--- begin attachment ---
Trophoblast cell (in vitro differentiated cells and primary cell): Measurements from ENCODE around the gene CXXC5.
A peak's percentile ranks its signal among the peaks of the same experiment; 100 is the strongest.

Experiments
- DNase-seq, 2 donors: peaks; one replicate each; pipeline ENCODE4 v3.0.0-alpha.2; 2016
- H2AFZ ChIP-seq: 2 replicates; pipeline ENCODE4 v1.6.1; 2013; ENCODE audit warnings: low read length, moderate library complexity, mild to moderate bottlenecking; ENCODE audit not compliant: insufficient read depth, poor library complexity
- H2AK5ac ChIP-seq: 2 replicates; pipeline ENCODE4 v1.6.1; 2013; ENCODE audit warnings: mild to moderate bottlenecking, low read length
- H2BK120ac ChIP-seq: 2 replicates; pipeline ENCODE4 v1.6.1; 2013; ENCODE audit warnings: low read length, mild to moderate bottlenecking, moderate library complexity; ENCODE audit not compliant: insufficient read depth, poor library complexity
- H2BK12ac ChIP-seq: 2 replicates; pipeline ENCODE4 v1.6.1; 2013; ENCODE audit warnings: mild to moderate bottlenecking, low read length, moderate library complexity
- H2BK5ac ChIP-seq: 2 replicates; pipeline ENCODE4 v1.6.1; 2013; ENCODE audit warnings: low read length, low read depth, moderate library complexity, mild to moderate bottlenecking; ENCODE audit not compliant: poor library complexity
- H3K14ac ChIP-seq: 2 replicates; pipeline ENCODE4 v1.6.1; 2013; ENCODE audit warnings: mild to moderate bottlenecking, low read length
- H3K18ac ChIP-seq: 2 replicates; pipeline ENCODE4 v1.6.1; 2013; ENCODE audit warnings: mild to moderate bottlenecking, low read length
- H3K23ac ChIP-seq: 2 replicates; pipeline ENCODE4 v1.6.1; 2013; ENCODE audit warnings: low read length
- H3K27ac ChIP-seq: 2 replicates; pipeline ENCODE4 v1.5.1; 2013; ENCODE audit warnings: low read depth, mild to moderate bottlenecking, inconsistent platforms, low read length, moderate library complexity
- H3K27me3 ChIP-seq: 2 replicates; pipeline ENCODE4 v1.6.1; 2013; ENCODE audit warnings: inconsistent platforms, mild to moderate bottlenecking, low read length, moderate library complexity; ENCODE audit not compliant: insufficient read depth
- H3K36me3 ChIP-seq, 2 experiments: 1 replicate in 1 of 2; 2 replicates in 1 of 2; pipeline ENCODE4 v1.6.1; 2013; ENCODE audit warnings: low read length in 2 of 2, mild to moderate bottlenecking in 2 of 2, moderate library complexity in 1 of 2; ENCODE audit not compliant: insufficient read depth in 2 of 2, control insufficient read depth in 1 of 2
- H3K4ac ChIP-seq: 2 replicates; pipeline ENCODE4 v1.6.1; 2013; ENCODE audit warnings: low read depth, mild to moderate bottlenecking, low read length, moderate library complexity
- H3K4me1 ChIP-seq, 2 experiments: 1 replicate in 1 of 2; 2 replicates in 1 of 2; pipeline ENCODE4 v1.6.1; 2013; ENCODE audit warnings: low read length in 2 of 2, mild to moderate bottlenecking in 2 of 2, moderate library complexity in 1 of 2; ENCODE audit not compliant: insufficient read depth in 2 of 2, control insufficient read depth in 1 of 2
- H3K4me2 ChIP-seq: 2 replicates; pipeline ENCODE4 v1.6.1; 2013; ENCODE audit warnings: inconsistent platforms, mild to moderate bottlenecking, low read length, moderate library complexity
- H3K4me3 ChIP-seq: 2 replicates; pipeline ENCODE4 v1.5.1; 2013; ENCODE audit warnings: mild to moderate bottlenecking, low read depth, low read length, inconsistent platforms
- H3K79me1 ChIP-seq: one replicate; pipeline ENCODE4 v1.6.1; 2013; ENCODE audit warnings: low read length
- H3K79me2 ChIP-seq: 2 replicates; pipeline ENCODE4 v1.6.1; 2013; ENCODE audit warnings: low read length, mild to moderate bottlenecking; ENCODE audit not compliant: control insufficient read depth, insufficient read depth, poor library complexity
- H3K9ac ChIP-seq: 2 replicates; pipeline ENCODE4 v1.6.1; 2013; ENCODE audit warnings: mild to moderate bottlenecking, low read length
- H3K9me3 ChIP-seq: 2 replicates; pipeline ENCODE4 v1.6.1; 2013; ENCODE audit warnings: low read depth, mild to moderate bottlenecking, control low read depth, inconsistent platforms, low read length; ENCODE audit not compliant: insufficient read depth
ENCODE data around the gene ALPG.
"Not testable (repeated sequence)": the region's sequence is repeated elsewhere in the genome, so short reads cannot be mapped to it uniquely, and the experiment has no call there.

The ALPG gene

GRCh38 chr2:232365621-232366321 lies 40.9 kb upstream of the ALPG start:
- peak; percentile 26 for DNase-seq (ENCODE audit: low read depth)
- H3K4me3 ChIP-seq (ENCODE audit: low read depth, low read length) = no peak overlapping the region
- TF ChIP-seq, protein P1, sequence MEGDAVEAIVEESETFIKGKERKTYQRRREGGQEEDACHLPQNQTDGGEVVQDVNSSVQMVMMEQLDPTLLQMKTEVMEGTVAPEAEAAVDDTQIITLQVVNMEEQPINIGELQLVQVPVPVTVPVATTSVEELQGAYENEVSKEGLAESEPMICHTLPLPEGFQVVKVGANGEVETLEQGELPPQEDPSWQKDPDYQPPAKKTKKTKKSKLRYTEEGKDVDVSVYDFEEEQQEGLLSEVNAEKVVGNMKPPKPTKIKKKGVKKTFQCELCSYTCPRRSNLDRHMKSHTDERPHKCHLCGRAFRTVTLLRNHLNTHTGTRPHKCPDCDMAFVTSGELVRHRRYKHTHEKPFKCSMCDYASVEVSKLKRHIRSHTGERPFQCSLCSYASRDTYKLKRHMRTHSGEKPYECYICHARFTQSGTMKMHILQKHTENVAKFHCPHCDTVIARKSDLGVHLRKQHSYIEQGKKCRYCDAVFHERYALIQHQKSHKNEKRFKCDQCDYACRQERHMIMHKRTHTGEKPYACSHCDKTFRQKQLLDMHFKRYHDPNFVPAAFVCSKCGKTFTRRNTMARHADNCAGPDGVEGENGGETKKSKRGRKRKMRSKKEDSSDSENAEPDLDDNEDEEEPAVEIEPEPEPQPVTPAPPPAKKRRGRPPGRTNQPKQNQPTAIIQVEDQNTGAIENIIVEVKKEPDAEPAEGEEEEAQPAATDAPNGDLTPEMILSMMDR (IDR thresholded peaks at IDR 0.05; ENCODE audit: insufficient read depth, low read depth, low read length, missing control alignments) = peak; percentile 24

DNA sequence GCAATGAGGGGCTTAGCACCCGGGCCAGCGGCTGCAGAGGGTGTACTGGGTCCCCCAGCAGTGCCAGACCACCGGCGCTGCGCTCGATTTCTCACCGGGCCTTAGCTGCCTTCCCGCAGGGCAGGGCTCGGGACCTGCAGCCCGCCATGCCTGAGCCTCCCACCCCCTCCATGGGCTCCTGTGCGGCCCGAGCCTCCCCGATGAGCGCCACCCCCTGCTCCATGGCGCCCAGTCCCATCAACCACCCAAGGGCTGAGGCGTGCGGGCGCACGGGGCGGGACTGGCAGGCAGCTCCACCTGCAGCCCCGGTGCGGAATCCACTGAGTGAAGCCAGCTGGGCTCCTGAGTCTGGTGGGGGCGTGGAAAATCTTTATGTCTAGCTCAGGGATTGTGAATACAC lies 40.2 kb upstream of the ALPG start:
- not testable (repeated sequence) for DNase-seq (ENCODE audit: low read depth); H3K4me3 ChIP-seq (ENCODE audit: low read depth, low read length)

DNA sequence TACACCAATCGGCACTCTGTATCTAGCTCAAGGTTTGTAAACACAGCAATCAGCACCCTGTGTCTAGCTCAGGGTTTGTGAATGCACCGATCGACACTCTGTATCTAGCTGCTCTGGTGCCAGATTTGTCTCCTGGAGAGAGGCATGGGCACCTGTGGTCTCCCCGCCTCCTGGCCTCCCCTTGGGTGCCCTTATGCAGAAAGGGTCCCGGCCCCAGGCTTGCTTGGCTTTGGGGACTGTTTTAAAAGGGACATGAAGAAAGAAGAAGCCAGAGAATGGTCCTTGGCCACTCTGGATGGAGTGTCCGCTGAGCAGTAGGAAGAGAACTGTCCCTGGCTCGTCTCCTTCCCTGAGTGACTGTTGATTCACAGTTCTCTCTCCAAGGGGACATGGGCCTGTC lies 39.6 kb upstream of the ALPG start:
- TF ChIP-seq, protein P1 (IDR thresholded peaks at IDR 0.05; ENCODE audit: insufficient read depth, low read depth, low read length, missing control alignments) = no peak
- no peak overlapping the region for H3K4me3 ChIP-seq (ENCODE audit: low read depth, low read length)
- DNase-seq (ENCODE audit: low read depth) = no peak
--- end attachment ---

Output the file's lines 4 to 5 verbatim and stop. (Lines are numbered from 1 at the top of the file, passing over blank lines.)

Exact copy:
- DNase-seq, 2 donors: peaks; one replicate each; pipeline ENCODE4 v3.0.0-alpha.2; 2016
- H2AFZ ChIP-seq: 2 replicates; pipeline ENCODE4 v1.6.1; 2013; ENCODE audit warnings: low read length, moderate library complexity, mild to moderate bottlenecking; ENCODE audit not compliant: insufficient read depth, poor library complexity